Oct 5, 2018

U.S. unemployment hits 49-year low

Data: Bureau of Labor Statistics; Chart: Axios Visuals

The U.S. economy added 134,000 jobs in September, fewer than the 185,000 economists were expecting, but the unemployment rate ticked down to 3.7%, the lowest level since 1969. Wages rose 2.8% from a year earlier.

Between the lines: Job growth took a hit from Hurricane Florence, but as former chief economist in the Obama administration and senior fellow at Center on Budget and Policy Priorities Jared Bernstein tweeted, this is "another strong jobs report."

Details:

  • Job growth was strong in health care and construction sectors, while the retail sector shed jobs.
  • August was revised up to reflect the addition of 270,000 jobs, from the initial count of 201,000. There were also more jobs added in July than initially reported.
  • Every single industry saw a year-over-year increase in average hourly earnings.

Go deeper

Unemployment fell to 50-year low in 2019 but wages stagnated

Data: U.S. Bureau of Labor Statistics; Chart: Axios Visuals

Friday's jobs report missed expectations, but still delivered solid numbers, showing the U.S. economy added well over 100,000 jobs and the unemployment rate remained near a 50-year low.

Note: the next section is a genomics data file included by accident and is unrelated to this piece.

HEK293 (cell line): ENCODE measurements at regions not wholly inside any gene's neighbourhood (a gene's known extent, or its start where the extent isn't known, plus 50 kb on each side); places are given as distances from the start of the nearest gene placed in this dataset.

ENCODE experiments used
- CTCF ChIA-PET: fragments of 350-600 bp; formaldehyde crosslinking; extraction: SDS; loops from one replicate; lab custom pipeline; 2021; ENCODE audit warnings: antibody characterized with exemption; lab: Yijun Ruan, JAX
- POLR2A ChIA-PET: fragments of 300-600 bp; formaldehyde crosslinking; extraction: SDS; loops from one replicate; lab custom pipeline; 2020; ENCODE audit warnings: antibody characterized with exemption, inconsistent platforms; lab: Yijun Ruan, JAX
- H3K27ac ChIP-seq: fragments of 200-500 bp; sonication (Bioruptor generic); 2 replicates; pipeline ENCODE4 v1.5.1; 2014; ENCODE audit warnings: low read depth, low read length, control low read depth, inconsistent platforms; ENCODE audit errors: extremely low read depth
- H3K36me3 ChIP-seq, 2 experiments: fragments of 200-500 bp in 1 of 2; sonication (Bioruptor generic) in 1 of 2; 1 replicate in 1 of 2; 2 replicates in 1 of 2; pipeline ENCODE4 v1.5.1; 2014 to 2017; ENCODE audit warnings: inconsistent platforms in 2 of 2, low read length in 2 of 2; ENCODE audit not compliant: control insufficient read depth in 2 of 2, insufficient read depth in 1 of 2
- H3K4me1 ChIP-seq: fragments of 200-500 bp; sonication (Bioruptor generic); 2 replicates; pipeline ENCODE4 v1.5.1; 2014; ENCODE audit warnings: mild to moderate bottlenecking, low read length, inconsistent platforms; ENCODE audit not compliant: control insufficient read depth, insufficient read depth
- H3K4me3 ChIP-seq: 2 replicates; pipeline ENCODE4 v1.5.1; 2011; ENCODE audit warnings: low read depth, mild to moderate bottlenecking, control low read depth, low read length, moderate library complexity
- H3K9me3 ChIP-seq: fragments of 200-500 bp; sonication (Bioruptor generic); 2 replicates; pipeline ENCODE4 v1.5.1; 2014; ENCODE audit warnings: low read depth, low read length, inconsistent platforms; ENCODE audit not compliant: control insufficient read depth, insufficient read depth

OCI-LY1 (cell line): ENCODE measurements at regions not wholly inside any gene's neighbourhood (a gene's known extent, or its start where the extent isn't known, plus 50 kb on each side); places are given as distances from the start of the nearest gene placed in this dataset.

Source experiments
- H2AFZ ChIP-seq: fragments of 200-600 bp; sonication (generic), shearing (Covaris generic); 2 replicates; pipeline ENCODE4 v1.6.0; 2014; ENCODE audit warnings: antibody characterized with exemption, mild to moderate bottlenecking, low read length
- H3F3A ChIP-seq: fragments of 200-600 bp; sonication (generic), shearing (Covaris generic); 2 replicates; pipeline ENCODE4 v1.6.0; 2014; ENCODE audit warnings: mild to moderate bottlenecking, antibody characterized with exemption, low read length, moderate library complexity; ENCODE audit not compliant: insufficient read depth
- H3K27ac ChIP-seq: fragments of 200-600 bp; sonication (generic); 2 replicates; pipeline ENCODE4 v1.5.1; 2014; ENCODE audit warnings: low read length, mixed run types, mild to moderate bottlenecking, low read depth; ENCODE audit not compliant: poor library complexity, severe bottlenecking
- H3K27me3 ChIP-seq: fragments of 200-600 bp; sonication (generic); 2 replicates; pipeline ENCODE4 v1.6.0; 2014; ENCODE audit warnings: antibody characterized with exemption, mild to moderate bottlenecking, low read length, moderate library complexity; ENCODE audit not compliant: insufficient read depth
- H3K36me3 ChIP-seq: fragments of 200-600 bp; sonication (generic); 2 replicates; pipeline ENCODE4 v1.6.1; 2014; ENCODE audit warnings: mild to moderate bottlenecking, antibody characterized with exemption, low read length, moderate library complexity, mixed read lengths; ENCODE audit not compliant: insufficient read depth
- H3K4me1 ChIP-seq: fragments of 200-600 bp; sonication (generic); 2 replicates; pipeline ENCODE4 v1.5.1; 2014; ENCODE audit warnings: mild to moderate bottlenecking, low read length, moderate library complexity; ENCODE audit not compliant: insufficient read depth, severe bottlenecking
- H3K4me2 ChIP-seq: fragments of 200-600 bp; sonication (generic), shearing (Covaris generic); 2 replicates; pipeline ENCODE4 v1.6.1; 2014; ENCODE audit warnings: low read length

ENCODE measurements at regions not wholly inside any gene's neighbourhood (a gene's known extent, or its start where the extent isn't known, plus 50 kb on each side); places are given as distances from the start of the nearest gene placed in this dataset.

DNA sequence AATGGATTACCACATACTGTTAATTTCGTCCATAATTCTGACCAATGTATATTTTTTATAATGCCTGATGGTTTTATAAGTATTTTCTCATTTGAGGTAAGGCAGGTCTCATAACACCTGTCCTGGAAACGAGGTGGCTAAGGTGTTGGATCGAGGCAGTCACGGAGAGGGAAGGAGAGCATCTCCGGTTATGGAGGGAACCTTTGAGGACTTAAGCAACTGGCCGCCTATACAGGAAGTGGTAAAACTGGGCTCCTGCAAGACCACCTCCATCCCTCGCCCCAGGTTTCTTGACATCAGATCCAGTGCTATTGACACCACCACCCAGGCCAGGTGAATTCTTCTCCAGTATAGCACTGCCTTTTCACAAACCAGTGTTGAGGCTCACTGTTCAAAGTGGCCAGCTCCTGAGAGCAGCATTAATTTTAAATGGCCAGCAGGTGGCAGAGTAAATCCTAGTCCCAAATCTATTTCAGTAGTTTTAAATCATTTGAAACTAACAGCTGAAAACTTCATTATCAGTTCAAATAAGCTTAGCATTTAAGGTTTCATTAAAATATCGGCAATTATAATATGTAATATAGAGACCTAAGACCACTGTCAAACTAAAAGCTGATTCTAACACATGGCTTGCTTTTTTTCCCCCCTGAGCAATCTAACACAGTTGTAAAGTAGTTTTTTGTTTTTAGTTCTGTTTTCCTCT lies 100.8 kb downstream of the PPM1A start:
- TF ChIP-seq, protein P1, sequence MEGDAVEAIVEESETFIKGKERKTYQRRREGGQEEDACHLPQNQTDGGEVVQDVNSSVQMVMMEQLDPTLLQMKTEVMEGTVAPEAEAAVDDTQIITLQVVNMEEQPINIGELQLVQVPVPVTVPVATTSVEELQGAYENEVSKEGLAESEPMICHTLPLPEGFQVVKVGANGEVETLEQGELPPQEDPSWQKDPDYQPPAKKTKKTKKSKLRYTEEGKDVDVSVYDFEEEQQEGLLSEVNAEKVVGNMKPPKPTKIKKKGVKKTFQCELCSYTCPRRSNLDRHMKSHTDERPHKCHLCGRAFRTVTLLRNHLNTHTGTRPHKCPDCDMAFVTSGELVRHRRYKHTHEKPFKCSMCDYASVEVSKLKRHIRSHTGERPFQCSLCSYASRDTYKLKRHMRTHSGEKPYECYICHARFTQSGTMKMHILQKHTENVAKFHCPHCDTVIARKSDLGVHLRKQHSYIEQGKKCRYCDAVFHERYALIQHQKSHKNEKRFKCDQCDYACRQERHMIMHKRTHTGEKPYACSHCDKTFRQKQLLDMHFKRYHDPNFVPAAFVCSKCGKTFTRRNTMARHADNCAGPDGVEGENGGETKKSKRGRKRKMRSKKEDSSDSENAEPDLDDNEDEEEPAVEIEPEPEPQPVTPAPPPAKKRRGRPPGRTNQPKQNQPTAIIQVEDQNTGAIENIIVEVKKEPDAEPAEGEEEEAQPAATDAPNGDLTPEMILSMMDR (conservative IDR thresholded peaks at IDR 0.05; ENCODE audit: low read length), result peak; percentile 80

The big picture: BLS reported that the number of people who were employed part time but would rather be full-time employees declined by 507,000 over the year.

Growing divide between the two Americas

Illustration: Aïda Amer/Axios

Life in the U.S. is increasingly divided into two realities — one in which things have almost never been better and another in which it's hard to imagine them being worse.

Driving the news: Bankruptcies led more companies to announce job cuts last year than at any time in more than a decade, WSJ's Aisha Al-Muslim reports (subscription), citing data from outplacement firm Challenger, Gray and Christmas.

Go deeperArrowJan 3, 2020

An unsettling future for millions of American jobs

Illustration: Aïda Amer/Axios

The U.S. economy is besting expectations for job growth, and the unemployment rate is at its lowest in several decades — but the other side of the story is that millions of jobs out there just aren't good enough.

Why it matters: Almost half of all American workers are stuck in low-wage jobs that often don't pay enough to support their lives, lack benefits and sit squarely inside the automation bullseye.